Now what? The latest on Brexit and last night's parliamentary vote

Confused about what's happening in the UK? Here's the latest on Brexit, as well as what last night's parliamentary vote actually means

Boris Johnson has just lost a significant vote in parliament – not to mention the support of more than a dozen fellow-Tories.

British MPs were asked to vote on whether or not to ‘take control of the agenda’. If they voted in favour, it would mean the Brexit date could be pushed back from October 31 to January 31, allowing additional time to form a deal with Europe.

Prime Minister Boris Johnson warned the MPs against this course of action; with threats they would lose themselves the party whip. He also threatened a snap general election; insisting he will not extend the date of Brexit, whether there’s a deal or not.


When it came down to it, the MPs voted 328 to 301 to take control of the agenda. This included 21 Tory MPs (members of Jonhson's own Conservative Party), who are now being referred to as the 'Tory Rebels'.

What's next?

Those who rebelled against the government will now be expelled from the party.

While these rebels have effectively sacrificed their political careers, they did so for an important reason. Speaking to BBC Newsnight after the vote, 'Tory Rebel' Ken Clarke said he no longer recognised his party; adding how the cabinet was more "right-wing" than ever before.

Now, as MPs have taken control of the agenda, they will strive to pass ‘Benn’s bill’ by Friday, which will force a Brexit extension. They also have the option to approve a ‘no-deal Brexit' by October 19. Both options will be debated in Parliament today.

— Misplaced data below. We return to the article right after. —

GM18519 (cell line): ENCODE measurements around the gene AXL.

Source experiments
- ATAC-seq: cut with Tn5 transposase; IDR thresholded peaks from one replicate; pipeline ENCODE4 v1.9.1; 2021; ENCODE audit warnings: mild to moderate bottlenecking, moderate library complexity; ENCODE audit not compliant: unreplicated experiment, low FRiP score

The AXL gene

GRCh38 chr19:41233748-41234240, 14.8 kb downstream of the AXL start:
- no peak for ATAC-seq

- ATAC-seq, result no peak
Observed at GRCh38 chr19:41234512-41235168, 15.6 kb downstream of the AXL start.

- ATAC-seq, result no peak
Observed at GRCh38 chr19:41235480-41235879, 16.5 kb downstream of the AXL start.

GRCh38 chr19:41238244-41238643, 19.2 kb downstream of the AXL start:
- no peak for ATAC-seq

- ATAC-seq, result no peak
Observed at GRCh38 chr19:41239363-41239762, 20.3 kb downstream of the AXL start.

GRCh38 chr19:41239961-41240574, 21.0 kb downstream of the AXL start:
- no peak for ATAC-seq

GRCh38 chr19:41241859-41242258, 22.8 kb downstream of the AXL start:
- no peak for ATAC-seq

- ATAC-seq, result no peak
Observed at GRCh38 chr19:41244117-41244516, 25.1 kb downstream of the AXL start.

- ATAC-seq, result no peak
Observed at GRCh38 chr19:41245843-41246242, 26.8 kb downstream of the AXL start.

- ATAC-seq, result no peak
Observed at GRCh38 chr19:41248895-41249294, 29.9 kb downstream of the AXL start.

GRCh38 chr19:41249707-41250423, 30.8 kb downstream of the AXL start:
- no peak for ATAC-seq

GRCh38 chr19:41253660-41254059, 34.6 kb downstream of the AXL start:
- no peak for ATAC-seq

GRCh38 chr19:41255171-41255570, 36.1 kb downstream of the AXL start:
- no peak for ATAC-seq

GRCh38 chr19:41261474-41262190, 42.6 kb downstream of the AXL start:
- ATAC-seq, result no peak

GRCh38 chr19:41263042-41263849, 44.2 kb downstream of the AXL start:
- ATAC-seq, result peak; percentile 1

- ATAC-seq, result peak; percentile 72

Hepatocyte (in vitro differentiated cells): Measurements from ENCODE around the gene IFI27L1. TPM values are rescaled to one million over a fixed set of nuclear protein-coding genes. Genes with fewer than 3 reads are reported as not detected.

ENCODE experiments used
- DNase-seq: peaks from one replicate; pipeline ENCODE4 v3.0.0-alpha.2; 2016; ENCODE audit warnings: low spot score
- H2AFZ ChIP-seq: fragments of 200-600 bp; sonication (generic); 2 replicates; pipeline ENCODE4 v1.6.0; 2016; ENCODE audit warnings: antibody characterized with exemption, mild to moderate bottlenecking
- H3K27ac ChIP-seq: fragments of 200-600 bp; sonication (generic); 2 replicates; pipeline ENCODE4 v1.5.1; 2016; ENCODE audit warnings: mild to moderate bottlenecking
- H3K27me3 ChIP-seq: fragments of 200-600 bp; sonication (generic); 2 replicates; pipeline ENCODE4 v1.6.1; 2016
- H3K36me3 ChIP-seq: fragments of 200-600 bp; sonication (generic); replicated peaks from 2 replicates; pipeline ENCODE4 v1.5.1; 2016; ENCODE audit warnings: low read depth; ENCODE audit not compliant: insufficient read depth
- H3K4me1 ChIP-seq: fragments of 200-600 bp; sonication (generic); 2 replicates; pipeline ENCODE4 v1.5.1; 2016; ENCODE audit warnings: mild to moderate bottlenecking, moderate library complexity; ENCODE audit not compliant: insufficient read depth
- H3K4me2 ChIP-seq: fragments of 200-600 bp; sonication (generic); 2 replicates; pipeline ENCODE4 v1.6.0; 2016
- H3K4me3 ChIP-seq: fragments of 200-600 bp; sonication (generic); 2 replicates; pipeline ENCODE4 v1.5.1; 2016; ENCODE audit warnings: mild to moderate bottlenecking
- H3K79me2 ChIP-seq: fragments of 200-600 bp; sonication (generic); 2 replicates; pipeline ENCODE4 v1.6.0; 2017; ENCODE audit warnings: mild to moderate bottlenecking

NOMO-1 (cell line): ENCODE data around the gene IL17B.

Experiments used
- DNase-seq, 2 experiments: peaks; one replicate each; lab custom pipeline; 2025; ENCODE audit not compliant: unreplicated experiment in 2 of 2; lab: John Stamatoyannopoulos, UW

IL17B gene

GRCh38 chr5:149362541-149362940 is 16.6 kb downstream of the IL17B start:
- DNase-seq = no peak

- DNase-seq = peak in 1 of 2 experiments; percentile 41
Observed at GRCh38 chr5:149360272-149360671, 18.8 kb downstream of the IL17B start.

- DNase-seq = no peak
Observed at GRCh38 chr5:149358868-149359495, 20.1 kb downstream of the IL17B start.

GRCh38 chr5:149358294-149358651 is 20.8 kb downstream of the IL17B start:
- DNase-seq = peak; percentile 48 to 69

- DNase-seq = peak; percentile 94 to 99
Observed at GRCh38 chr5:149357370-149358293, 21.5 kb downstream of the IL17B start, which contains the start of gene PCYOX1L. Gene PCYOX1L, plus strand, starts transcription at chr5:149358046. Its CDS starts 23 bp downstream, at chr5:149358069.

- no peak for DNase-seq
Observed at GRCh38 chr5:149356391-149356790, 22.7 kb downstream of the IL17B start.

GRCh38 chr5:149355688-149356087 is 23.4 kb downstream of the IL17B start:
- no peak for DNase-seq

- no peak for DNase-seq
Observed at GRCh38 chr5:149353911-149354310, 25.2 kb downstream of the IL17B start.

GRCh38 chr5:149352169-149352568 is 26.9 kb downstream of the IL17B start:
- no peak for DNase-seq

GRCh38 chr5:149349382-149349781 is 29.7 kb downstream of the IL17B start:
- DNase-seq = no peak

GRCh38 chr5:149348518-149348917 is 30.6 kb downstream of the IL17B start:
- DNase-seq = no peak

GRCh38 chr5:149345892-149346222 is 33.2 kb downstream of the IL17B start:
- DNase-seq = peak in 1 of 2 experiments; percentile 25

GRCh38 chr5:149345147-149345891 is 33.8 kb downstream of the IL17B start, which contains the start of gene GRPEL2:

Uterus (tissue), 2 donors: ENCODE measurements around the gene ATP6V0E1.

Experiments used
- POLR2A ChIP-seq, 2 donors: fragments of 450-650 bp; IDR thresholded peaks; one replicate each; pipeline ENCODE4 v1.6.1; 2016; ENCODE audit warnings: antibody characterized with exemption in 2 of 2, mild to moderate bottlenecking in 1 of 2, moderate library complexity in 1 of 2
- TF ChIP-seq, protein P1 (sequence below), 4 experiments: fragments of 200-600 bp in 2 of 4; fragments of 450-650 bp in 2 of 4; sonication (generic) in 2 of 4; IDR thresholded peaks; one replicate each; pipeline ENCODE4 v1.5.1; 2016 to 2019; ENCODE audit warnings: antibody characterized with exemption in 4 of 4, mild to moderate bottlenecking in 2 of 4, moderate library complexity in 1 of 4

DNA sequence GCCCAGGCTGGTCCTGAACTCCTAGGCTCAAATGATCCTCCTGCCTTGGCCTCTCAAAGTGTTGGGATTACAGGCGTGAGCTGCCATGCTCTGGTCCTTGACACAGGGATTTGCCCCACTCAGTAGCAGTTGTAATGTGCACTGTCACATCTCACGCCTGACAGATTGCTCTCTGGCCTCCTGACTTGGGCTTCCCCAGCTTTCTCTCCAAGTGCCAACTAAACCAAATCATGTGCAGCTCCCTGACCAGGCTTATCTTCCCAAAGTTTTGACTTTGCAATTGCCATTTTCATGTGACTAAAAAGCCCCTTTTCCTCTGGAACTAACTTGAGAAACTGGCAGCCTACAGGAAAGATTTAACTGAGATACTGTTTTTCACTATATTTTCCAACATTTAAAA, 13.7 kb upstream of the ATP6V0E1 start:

However, Boris Johnson said he will not, under any circumstances, accept Benn's bill. He said if MPs vote to pass the bill, effectively delaying Brexit, he will seek to hold a snap general election in October.

"I don’t want an election. The public doesn’t want an election. But if the House votes for this bill tomorrow, the public will have to choose who goes to Brussels on October 17 to sort this out and take this country forward," Johnson said.


For a general election to go ahead, Johnson must have the backing of at least two-thirds of MPs. At present, with his own party already turning against him, it's uncertain whether this will go ahead.


Boris Johnson did not win enough support from MPs for a general election to go ahead (not in the immediate future, at any rate). This comes as another blow to the newly promoted prime minister.

What’s more, his brother, Jo Johnson, has just announced he is stepping down from his post as an MP. Jo Johnson said, "In recent weeks I’ve been torn between family loyalty and the national interest – it’s an unresolvable tension".

Photo: Boris Johnson, Twitter

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